Promoting Diversity in Preschool Initiative

There are important benefits when young children are exposed to racial and ethnic diversity. This project will help facilitate a discussion of the importance of diversity in early childhood and support professional development of early childhood educators for diverse settings.

Segregation at an Early Age November 2019 Update

Segregation at an Early Age November 2019 Update

Among sweepting demographic change in the United States, children of color now comprise the majority of the nationwide population under age five. However, the national dialogue regarding race and civil rights is polarized. In a survey of more than 500 high school principals, UCLA's Institute for Democracy, Education, and Access found that "in the age of Trump, America's high schools are greatly impacted by rising political incivility and division," with more than 80% of principals reporting their firsthand observation of student-initiated derogatory statements about others of different racial or ethnic groups. 

In the midst of this social and demographic upheaval, Penn State’s Center for Education and Civil Rights (CECR) presents data illustrating the current segregation of preschool children. After reviewing updated data on segregation trends, we outline a pathtoward preschool integration in an effort to tackle racial division at a critical time in the development of young children who, beginning at age two, “use race to interpret observed behavior and choose playmates.” Drawing on 2015–16 Civil Rights Data Collection (CRDC), this report analyzes 1.58 million children in 29,186 public educational institutions enrolling at least one preschool student. Comprising nearly 20% of all three- and four-year-olds in the country, CRDC data illustrate the varied racial composition of preschool students between states as a result of demographic differences and state policies supporting public preschool opportunities.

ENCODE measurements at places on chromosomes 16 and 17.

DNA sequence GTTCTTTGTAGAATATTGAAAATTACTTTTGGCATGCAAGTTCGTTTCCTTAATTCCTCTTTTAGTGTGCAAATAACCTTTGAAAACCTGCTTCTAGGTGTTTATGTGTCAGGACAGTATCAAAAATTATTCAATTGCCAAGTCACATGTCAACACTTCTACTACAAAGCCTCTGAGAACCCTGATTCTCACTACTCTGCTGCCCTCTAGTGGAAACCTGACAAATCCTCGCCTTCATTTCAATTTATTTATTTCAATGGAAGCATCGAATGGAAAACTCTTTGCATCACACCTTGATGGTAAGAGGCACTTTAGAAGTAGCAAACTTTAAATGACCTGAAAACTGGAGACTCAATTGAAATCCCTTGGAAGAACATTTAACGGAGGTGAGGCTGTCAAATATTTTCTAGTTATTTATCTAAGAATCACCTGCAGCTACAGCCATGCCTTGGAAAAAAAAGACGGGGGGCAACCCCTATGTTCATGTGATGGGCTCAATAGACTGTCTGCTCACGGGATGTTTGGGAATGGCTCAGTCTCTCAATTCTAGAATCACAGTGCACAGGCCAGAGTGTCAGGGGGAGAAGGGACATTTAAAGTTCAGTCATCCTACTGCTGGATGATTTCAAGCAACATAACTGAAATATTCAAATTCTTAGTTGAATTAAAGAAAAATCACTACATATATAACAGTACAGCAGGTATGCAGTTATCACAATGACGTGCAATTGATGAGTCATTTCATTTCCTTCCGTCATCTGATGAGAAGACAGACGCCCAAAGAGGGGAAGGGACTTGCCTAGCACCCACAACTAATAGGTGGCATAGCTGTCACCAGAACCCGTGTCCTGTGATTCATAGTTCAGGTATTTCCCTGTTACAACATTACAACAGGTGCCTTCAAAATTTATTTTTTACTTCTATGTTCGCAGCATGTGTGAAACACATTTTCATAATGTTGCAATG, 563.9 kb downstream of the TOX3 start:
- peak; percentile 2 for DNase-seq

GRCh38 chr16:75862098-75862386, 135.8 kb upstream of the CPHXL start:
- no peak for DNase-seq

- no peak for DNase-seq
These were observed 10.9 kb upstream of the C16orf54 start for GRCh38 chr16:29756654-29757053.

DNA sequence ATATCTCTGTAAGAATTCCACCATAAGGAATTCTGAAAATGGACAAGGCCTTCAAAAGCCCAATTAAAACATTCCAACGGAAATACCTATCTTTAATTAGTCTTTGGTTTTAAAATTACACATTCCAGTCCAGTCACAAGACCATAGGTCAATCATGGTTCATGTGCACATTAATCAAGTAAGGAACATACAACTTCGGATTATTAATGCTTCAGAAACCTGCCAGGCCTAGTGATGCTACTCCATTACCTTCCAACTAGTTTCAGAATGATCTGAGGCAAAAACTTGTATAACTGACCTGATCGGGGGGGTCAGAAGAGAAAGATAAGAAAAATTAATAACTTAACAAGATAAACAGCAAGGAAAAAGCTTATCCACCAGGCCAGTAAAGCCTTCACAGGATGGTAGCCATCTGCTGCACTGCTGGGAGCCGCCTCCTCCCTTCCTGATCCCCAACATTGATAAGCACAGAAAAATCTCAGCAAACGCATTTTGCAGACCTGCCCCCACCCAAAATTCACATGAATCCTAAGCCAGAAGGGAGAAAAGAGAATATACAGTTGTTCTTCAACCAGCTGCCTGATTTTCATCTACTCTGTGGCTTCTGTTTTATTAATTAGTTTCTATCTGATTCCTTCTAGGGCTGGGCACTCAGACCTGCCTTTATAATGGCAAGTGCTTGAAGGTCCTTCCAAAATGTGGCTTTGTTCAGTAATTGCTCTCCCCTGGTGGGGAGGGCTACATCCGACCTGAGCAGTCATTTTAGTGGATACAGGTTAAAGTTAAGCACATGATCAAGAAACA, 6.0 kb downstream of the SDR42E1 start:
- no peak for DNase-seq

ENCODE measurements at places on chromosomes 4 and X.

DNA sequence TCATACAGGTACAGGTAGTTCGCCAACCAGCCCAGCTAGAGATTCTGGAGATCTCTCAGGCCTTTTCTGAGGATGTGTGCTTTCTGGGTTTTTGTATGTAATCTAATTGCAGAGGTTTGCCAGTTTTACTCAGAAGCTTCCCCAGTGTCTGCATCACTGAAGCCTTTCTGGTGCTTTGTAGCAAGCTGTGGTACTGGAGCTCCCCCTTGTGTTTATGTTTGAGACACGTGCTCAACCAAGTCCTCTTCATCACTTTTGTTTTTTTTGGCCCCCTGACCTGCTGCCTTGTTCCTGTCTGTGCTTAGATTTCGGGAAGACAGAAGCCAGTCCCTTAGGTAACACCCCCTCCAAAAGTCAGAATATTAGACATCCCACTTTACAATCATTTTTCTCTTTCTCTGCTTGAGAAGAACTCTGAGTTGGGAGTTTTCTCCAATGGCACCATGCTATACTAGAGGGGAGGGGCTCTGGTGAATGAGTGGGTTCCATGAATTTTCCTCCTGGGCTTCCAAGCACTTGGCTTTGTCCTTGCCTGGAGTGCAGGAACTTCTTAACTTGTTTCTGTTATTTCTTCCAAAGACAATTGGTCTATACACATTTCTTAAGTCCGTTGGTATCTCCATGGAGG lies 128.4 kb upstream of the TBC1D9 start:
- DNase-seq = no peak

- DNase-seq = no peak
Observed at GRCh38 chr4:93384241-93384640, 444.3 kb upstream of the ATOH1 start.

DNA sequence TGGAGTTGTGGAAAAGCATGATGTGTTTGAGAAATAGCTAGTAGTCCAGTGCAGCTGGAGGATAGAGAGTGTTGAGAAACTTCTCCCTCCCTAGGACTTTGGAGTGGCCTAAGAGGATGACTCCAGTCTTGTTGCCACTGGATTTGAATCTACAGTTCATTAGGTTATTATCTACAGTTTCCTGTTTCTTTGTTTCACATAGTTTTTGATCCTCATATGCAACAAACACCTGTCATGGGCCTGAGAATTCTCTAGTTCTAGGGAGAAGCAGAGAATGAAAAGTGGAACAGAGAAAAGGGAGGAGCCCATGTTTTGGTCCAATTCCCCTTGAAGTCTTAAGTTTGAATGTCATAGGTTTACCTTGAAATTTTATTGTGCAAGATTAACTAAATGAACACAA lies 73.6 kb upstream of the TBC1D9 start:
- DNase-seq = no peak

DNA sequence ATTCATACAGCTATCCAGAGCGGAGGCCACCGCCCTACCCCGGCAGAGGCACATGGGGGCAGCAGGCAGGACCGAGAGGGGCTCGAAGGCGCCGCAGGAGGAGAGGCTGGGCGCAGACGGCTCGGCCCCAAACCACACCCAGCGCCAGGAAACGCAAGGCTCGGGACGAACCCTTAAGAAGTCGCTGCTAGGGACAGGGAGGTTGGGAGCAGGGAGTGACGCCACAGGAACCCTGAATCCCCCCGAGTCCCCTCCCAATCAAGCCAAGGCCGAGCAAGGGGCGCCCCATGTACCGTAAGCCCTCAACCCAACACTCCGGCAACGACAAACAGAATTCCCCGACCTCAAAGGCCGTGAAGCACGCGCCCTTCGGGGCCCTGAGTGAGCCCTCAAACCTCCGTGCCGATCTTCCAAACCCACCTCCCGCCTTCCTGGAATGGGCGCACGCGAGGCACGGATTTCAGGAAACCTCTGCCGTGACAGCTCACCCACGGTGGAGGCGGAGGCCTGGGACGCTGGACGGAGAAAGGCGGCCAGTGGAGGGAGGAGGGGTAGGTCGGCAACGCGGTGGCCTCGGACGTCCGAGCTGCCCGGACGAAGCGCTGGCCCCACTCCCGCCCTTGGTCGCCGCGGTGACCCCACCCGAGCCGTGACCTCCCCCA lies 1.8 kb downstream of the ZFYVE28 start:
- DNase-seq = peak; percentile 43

Segregation at an Early Age

Segregation at an Early Age October 2016

Paying closer attention to preschool diversity could help to lay the foundation for students from all backgrounds to play and learn together across racial and economic lines, yet a new study reveals that many children in school-based preschool programs do not have the opportunity for such cross-racial learning experiences.

Erica Frankenberg shared findings about the extent to which preschool students are in racially diverse educational settings in a research report titled “Segregation at an Early Age,"  released through Penn State’s Center for Education and Civil Rights  (CECR) in conjunction with The National Coalition on School Diversity. The report drew on Civil Rights Data Collection (CRDC) from 2013-14, analyzing 27,957 public schools that enrolled 1.43 million preschool students. The report includes information about the extent of segregation nationally along with an appendix containing state-level analysis. Erica is co-director of CECR.